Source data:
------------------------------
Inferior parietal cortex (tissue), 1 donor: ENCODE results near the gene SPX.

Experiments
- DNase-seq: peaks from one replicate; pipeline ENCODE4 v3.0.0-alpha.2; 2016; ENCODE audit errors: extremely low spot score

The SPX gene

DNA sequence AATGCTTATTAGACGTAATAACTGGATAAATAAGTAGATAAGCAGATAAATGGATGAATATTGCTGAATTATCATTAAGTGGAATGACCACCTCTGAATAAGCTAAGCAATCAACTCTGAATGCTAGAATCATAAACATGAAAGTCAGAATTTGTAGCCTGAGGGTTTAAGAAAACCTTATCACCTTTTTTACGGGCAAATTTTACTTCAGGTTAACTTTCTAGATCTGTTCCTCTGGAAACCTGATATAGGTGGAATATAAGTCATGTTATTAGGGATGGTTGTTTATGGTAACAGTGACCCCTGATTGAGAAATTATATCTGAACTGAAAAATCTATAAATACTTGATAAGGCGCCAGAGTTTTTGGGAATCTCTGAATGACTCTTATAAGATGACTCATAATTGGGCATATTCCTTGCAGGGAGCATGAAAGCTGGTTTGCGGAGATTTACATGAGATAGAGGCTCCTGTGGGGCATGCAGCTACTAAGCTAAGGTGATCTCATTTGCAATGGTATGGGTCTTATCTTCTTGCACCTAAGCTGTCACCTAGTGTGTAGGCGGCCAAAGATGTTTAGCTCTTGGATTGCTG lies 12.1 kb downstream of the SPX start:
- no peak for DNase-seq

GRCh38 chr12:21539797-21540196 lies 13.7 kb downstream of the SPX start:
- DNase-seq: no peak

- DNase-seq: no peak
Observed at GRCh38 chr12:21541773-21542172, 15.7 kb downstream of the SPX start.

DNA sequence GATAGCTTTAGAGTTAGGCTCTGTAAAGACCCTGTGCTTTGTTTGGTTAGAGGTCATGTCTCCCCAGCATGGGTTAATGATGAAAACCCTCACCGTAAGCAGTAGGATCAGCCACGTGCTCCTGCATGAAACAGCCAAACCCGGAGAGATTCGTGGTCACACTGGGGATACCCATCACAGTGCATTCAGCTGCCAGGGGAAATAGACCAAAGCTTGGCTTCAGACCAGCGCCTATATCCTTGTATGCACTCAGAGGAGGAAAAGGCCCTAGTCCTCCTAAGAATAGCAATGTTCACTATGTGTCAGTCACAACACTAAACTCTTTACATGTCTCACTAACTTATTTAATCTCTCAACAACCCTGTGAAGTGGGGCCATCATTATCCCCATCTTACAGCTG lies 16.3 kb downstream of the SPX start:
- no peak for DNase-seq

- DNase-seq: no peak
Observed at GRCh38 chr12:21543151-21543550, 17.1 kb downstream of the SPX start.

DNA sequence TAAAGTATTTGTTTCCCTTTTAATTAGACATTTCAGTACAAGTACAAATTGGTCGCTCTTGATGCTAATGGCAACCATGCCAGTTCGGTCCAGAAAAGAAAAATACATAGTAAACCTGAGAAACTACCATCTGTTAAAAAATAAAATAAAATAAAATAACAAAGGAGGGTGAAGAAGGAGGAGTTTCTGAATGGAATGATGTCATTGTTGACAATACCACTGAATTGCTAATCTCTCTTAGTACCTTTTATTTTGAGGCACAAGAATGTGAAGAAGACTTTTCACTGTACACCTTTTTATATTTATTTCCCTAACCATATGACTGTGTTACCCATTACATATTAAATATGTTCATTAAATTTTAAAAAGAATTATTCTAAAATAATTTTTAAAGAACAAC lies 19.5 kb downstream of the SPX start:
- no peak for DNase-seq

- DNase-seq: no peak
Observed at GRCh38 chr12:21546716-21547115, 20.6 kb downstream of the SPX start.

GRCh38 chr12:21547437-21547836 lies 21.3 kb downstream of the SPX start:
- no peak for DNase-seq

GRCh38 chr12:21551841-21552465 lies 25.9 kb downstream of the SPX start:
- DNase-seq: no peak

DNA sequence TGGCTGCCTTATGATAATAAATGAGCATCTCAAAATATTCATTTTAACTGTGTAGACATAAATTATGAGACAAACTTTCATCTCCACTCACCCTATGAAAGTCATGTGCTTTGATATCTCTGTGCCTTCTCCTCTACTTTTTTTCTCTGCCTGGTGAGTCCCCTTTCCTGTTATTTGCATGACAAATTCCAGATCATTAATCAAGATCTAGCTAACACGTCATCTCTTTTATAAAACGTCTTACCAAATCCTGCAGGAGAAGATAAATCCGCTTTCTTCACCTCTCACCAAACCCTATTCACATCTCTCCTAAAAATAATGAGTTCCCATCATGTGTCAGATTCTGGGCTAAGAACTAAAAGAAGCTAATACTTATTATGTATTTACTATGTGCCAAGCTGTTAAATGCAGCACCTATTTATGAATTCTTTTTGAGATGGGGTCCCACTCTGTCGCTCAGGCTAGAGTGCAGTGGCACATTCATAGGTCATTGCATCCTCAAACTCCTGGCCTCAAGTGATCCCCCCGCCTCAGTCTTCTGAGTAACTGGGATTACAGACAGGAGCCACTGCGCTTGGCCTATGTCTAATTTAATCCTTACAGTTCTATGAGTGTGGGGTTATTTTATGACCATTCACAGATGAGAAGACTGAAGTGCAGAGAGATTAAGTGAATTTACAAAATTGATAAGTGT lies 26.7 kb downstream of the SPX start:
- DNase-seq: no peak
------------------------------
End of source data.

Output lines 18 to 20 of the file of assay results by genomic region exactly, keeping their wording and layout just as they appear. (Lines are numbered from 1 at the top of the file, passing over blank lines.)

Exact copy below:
Observed at GRCh38 chr12:21546716-21547115, 20.6 kb downstream of the SPX start.

GRCh38 chr12:21547437-21547836 lies 21.3 kb downstream of the SPX start:
- no peak for DNase-seq